Aims and background: To update trends in smoking prevalence in Italy to 2004, and describe the attitudes towards forthcoming regulation of smoking.
Methods: Population-based face-to-face survey conducted in March-April 2004 on a sample of 3050 individuals (1509 men and 1541 women) aged 15 or over, representative of the general adult Italian population in terms of age, sex, geographic area, habitat, education and working status.
Results: Overall, 26.2% of the Italians aged 15 or over described themselves as current cigarette smokers (30.0% of men, 22.5% of women); 19.1% of men and 11.2% of women smoked 15 or more cigarettes per day. Ex-smokers were 17.9% (24.8% of men, 11.2% of women). The difference in smoking prevalence between men and women was greater in the elderly. More educated men, and those residing in northern Italy were less frequently current smokers. Conversely, women with a low level of education (19%) were less frequently current smokers than those with higher education (24%). More than 85% of Italian adult population were in favour of restrictions of smoking in public places, such as cafes and restaurants, and to ban smoking in workplaces.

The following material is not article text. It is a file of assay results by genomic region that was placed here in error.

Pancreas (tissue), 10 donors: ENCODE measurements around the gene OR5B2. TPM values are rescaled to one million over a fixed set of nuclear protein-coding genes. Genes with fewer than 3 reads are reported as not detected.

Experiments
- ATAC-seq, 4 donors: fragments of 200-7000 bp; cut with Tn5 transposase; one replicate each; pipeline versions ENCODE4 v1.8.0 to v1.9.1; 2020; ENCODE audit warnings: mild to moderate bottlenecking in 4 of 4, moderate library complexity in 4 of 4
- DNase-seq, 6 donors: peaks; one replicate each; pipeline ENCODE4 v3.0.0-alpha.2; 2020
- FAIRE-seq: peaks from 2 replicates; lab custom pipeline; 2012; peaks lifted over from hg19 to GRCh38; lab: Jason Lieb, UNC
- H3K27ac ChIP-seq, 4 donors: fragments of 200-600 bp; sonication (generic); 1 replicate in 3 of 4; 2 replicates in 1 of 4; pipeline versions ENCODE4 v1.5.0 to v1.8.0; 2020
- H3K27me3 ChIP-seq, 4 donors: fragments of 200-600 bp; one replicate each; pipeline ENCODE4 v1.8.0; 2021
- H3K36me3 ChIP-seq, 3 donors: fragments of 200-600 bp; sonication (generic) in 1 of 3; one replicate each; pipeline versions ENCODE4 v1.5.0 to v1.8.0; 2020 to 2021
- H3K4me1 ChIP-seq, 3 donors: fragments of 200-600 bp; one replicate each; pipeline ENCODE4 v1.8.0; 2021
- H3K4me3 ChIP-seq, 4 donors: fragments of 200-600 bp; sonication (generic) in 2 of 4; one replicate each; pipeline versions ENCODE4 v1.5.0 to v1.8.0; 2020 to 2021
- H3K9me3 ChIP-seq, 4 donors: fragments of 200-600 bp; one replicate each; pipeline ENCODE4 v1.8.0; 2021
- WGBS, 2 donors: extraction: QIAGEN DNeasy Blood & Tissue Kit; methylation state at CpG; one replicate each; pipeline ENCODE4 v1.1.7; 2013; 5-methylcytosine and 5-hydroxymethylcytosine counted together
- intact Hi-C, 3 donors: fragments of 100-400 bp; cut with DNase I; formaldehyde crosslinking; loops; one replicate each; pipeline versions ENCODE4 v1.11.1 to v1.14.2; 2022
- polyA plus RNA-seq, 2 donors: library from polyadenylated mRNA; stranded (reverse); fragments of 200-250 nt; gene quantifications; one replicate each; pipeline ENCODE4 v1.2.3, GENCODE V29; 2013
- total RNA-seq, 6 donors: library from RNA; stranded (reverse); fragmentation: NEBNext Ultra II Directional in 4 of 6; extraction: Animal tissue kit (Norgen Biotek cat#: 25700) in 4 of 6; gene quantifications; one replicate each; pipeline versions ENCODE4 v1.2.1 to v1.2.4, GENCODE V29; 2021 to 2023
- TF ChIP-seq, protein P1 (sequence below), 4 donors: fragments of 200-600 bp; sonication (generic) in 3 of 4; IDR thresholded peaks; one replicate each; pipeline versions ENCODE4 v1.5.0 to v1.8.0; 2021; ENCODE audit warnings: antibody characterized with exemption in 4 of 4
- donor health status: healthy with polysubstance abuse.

Conclusions: Self-reported smoking prevalence is decreasing in men but not in females. There is widespread support for smoking restriction in public areas.